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The keys to developing a skilled and educated workforce

Mark Dean likes to point out the difference between economic growth and economic development and its impact on the labour market.

Economic growth is more of a short-term phenomenon, he says, and can be achieved through higher corporate profits that rely on lower wages and – inevitably – a more casualised workforce. Sustainable economic development, however, requires a skilled and educated workforce adaptable to changing technologies.

Strong economic development brings with it higher wages for a greater percentage of workers and has associated benefits in the building of the national community, says Dean, who is a distinguished research fellow at the Carmichael Centre and an adjunct principal research fellow of RMIT University’s Graduate School of Business and Law.

While Australia may be good at economic growth, he says, it isn’t very good at economic development. For this, Dean blames the lack of a cohesive industry and education policy at the federal level.

“We need to understand that the market-driven nature of the changes in the workforce we’re seeing undermines forward planning around the kind of economy we want to see, which is one that provides quality work for all workers,” says Dean. “It’s clear we have relied on the most vulnerable workers through this pandemic and they are also some of the lowest-paid workers in the economy.”

Australia appears to have the elements needed to succeed in training the workforce of the future.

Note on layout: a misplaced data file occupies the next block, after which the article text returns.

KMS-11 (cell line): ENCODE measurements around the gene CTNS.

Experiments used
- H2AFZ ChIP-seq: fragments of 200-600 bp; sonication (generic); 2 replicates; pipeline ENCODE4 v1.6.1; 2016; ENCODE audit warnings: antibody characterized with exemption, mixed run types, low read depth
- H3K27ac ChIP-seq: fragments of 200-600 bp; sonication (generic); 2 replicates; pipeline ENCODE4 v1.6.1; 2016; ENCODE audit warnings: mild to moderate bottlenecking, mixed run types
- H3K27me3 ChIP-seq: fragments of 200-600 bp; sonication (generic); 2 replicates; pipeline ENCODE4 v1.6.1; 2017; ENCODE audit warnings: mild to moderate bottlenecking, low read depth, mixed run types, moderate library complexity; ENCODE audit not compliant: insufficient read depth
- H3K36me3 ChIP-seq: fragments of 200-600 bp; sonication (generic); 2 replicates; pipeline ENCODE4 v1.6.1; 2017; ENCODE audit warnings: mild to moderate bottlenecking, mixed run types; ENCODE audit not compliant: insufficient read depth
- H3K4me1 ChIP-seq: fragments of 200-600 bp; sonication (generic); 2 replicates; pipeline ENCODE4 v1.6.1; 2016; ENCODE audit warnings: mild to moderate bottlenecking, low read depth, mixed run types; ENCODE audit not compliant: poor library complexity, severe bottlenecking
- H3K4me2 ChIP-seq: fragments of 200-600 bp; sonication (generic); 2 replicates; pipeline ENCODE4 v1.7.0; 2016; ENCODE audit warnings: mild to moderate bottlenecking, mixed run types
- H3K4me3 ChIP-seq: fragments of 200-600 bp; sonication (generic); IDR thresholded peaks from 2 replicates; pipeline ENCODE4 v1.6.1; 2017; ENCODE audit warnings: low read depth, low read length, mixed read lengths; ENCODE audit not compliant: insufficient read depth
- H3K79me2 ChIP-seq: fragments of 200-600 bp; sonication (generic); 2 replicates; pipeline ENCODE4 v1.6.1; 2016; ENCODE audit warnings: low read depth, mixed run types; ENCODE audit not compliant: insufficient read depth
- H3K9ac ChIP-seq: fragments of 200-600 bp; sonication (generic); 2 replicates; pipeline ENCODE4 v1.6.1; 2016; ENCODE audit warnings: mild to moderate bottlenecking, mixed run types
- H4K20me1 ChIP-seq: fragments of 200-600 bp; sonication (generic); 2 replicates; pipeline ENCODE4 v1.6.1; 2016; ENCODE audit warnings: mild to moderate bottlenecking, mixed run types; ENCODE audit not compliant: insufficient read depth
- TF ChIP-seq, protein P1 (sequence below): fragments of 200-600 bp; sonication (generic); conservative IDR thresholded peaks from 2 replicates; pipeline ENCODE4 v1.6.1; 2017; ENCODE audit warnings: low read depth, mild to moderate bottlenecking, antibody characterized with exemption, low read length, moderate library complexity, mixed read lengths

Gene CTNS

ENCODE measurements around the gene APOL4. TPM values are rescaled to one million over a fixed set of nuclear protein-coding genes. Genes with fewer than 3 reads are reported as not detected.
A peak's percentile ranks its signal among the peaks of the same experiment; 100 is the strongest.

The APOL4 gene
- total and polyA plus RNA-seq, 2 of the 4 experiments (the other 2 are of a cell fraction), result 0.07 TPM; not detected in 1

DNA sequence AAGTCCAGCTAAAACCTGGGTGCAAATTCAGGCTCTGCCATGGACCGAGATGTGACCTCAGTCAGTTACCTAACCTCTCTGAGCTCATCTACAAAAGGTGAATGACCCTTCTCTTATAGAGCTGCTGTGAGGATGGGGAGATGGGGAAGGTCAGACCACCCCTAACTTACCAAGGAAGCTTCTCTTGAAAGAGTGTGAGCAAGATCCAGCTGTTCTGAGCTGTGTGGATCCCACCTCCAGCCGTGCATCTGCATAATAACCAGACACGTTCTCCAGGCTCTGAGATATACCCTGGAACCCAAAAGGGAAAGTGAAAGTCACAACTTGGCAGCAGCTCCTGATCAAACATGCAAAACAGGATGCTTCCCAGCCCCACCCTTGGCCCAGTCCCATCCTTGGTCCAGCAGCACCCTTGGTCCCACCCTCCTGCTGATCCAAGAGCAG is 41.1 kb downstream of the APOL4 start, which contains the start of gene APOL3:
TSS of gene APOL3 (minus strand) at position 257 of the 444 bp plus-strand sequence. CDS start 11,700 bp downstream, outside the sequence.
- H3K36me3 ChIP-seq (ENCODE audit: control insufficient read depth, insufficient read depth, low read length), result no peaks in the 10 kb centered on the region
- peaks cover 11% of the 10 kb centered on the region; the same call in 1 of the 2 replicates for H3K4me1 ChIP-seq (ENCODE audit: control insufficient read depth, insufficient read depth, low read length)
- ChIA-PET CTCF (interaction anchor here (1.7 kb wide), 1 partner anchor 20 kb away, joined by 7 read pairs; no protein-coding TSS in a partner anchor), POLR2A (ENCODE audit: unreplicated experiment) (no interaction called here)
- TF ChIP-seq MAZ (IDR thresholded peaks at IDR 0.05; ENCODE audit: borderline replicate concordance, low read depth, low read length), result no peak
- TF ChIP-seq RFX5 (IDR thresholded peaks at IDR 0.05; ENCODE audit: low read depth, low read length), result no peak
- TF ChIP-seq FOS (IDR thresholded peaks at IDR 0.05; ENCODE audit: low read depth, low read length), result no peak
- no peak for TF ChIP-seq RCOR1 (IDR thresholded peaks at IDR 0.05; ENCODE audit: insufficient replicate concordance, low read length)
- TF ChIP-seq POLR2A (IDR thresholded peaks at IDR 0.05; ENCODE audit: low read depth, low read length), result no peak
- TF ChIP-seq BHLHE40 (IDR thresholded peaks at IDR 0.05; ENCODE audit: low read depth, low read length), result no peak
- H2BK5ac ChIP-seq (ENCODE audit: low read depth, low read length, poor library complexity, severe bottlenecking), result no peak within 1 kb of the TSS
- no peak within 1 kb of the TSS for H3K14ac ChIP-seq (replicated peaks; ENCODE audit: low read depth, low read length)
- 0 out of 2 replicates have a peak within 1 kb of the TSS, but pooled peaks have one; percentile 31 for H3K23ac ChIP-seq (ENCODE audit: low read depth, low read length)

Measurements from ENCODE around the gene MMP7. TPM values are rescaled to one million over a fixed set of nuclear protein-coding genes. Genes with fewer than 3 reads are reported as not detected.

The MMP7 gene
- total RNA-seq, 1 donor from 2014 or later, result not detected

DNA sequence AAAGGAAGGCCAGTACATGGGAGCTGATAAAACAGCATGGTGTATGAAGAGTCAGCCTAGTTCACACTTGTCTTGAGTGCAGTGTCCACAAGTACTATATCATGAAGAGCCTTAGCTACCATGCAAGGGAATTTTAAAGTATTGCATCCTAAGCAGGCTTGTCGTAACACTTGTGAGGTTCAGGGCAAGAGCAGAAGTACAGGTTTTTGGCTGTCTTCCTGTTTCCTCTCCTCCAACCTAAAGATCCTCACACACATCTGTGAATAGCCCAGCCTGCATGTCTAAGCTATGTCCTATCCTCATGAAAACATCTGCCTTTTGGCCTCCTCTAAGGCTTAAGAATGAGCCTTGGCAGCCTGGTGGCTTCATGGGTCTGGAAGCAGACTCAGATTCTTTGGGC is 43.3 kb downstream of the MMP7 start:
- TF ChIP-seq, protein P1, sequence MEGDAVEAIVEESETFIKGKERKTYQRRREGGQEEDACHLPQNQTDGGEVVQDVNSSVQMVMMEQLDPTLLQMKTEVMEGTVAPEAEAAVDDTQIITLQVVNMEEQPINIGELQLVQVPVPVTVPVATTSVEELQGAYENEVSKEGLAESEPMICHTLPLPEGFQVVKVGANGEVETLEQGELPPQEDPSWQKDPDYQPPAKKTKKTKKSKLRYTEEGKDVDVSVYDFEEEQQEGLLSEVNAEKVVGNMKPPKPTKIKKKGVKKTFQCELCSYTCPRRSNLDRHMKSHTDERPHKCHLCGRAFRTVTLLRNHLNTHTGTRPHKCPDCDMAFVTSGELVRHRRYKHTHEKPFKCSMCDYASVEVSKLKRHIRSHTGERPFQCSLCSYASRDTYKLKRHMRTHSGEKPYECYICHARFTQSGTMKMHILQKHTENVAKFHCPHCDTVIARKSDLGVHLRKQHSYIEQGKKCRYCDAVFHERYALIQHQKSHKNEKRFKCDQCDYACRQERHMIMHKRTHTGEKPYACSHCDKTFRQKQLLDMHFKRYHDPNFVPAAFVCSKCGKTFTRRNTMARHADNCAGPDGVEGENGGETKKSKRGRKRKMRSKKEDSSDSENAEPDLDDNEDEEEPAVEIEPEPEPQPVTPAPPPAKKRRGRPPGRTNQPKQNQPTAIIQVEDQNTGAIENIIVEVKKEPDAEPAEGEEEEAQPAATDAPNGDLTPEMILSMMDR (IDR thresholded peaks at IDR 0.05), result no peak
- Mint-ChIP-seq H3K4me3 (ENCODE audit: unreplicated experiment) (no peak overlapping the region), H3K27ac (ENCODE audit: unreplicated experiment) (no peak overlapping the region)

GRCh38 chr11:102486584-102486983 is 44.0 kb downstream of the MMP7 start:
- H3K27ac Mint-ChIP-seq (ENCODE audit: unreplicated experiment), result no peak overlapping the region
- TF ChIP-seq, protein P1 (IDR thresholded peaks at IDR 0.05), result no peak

The newly created National Skills Commission has the task of looking at labour market forecasting and job training needs. The commission has created a project called JEDI, which is a labour market intelligence gathering service that classifies skills and seeks to match them with occupations. There is also the JobTrainer fund, which is part of the government’s COVID-19 response and provides free or low-fee training courses across the nation.

The missing link in all of this, according to Dean, is the underfunded TAFE system, which he believes needs to be the bedrock of developing a future national workforce.

“The massive training opportunity to upskill Australia’s current and future workforce must centre on TAFE, and that requires adequate funding,” he says. “Through cutting billions from the TAFE budget in recent years we’ve stunted our ability to respond to the pandemic and rebuild.”

Dean says TAFE contributes $92.5 billion in annual benefits to the economy. This is calculated from the direct operation of TAFE, the higher incomes of people who have been to TAFE and then entered the workforce, and the savings through the reduced cost of providing welfare to people who have been unemployed or underemployed.

“Apprenticeships were down by 140,000 last year and restoring them to pre-2013 levels will require billions of dollars restored to TAFE, and that is a federal government responsibility that needs to be intertwined with industry policy and a broader skills and training strategy,” says Dean. “We are really not seeing a sustainable system developed that leads to long term skills development.”

Dean cites the example of Scandanavian nations as models Australia might turn to. Those countries’ governments play a more decisive role in directing the longer-term development of the economy and matching skills development with technological change.

In Denmark, for example, people made redundant due to automation or other technology changes are provided with the training and skills they need, and the benefits they require, until they find another job. What emerges from this, says Dean, is that these people move into higher-skilled jobs, to their own benefit and that of industry and the broader economy.

“These kinds of ideas have a history in Australia,” says Dean. “In the past, we had a much stronger role for the government in shaping the economy. We can do that again.”